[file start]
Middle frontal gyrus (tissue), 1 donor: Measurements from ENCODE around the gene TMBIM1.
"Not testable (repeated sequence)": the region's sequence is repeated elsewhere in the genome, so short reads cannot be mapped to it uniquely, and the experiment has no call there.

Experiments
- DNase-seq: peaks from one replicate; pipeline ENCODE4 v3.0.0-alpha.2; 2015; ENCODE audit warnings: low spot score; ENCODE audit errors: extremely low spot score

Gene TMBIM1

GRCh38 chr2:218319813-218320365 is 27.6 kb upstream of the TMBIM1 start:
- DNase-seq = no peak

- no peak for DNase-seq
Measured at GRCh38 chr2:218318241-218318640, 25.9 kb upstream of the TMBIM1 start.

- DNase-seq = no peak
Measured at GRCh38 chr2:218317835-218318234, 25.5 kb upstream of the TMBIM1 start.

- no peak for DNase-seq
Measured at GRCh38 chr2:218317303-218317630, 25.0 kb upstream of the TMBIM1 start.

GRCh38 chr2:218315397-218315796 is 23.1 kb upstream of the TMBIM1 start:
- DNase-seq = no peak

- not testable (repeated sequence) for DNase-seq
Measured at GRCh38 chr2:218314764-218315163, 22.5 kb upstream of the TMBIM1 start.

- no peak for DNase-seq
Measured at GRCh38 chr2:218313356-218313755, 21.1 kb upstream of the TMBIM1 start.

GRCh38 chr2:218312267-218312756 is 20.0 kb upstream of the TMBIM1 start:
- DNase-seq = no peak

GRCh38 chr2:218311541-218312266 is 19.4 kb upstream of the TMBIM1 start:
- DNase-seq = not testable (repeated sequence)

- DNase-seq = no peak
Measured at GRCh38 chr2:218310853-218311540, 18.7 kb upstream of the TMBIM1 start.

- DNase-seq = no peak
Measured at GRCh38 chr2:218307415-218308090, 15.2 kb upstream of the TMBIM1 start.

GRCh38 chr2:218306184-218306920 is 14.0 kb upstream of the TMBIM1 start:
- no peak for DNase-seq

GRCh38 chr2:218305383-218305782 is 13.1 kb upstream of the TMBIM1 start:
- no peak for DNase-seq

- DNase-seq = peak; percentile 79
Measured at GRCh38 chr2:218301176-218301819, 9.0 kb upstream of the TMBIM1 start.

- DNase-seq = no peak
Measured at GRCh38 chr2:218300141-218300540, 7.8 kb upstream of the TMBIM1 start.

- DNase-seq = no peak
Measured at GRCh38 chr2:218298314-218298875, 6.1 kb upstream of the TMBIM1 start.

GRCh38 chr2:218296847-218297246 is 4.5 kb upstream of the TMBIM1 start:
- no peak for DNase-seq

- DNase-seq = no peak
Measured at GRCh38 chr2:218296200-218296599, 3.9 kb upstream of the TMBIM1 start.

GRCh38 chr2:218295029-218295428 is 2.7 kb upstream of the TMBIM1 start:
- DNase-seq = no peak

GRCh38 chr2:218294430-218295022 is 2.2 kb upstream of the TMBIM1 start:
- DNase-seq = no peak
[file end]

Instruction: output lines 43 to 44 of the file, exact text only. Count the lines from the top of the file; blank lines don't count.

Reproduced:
- DNase-seq = no peak

GRCh38 chr2:218294430-218295022 is 2.2 kb upstream of the TMBIM1 start: